One of the most talked-about firearms seen at SHOT Show 2018 was the new Franklin Armory Reformation. The murmuring and musings began the week before the show, when the company sent out a release showing an 11.5-inch barreled, AR-style firearm equipped with a rifle stock. From an external viewpoint, this new firearm looked nothing more like another short-barreled rifle on the market, requiring ATF approval for ownership.
However, Franklin Armory claimed the Reformation needed no tax stamp, no ATF approval. It was not a rifle, not a shotgun and not a pistol. It was classified as a “firearm,” verified by the company’s consultation with the ATF before release.
On the show floor, all became clear as the company debuted its all-new NRS barrel technology. NRS stands for “Not a Rifle or Shotgun,” because although this unique design does feature land-and-groove cuts inside the barrel, the cuts run straight down the length of the barrel rather than spiraling like traditional land-and-groove rifling.
Due to this configuration, the Franklin Armory Reformation, initially chambered in .300 BLK, does not impart spin on the projectile as it leaves the barrel. Because of this, the ATF ruled that the Reformation cannot be classified as a rifle, thus leading to its classification as a “firearm.”
If the barrel does not spin the bullet, then the projectile cannot be stabilized in flight like traditional rounds. The company does admit that the bullet does yaw while in flight, but the company also claims that the Reformation is capable of producing 4-MOA groups with off-the-shelf ammunition. Owners can use any standard .300 BLK in the firearm, since the Reformation is equipped with a standard chamber.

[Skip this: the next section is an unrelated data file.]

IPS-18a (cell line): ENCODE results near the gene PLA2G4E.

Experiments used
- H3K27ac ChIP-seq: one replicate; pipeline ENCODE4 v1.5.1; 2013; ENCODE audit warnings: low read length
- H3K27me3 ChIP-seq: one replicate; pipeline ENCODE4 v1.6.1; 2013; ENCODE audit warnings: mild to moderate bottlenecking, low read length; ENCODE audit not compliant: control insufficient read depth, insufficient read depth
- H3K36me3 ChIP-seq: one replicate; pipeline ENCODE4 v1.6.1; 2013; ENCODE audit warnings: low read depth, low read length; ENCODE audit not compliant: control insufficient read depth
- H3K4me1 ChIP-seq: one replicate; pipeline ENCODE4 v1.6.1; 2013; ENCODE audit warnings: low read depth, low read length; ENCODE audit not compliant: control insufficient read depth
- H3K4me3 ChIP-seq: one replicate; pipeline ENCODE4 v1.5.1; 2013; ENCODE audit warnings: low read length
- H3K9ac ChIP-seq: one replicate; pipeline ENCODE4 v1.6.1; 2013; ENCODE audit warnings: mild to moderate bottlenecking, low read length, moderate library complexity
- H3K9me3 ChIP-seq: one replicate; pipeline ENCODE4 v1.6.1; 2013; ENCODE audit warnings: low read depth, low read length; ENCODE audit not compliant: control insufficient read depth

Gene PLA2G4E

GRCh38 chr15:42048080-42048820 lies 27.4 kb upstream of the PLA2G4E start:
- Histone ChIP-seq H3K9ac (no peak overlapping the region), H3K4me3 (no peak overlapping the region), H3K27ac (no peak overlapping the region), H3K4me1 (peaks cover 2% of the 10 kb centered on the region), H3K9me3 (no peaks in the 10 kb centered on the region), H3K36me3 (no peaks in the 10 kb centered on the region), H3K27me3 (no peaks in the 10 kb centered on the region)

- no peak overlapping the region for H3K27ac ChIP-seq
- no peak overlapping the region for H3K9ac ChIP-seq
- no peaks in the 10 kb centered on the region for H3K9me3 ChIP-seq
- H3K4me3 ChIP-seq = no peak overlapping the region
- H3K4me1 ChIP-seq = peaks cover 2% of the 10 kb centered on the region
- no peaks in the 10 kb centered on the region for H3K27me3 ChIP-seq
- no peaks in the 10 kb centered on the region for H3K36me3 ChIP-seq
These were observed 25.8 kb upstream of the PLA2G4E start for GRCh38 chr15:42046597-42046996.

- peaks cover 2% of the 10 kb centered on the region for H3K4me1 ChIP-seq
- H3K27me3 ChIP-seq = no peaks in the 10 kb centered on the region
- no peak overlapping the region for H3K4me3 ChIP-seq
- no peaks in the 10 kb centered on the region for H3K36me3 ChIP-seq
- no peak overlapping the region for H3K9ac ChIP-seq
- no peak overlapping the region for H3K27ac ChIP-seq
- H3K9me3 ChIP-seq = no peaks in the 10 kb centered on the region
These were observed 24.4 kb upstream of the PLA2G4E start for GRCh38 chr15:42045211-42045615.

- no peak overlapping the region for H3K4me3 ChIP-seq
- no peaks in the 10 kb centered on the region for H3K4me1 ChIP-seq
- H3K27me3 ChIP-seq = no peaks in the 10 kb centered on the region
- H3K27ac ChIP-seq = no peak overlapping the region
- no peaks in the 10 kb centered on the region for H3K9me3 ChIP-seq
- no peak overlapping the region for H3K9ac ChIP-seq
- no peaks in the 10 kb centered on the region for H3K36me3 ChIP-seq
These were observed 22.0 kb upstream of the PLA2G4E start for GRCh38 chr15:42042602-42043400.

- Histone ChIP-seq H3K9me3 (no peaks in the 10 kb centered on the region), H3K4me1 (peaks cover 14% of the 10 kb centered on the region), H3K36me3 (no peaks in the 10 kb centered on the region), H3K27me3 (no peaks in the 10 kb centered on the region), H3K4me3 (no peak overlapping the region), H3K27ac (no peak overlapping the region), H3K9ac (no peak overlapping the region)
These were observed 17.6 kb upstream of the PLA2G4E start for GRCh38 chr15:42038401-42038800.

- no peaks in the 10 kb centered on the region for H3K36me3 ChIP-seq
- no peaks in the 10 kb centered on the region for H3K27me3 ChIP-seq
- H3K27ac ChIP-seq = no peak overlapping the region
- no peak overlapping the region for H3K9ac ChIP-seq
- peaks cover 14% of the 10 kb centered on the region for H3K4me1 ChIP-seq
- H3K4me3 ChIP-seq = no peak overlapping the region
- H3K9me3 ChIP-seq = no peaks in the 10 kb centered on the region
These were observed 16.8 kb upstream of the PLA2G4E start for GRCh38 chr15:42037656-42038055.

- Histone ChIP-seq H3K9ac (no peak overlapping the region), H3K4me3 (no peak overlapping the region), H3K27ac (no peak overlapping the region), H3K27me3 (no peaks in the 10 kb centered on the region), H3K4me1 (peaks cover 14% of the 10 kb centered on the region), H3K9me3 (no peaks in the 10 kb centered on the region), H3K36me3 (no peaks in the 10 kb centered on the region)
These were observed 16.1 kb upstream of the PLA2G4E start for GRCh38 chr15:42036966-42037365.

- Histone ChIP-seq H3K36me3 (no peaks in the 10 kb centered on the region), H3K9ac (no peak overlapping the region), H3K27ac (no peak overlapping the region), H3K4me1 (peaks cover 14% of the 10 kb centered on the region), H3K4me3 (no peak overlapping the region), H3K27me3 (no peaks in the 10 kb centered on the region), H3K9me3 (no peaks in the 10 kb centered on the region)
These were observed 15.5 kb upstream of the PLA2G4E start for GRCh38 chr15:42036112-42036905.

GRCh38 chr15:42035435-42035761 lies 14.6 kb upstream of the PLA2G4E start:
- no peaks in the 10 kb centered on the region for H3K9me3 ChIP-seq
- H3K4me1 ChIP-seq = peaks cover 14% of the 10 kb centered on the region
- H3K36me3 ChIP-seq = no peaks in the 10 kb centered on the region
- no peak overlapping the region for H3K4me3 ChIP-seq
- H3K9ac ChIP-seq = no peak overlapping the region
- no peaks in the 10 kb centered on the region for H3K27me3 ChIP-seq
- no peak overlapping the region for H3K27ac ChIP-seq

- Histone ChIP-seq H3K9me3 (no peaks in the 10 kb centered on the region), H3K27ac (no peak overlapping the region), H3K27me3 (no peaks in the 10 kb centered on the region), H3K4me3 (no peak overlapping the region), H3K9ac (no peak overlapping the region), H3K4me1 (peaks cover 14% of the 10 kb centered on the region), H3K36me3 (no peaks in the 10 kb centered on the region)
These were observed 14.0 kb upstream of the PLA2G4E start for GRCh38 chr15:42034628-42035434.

Interestingly, though, in conjunction with the development of the Reformation, Franklin Armory engineers also developed a new fin-and-flare projectile designed to work in conjunction with the straight land-and-groove cuts in the barrel. When this new bullet design is fired from the Reformation, the company claims the firearm is capable of near-MOA performance.
In addition, Jay Jacobson, president of Franklin Armory, also told SI that the company was working with an as-yet-unnamed large-scale ammunition manufacturer to produce a ready-loaded, affordable ammo option using this new bullet design.
Nine different models of the Franklin Armory Reformation are available at launch, all chambered in .300 BLK. The company anticipates adding 5.56 NATO models in the future. Suggested retail pricing starts at $1,034.99.
Since the Franklin Armory Reformation is an all-new design classified by the ATF as a firearm, it may not be legal for purchase in some jurisdictions. Consumers looking to order the gun should check that it's legal to own under local and state laws before attempting to buy.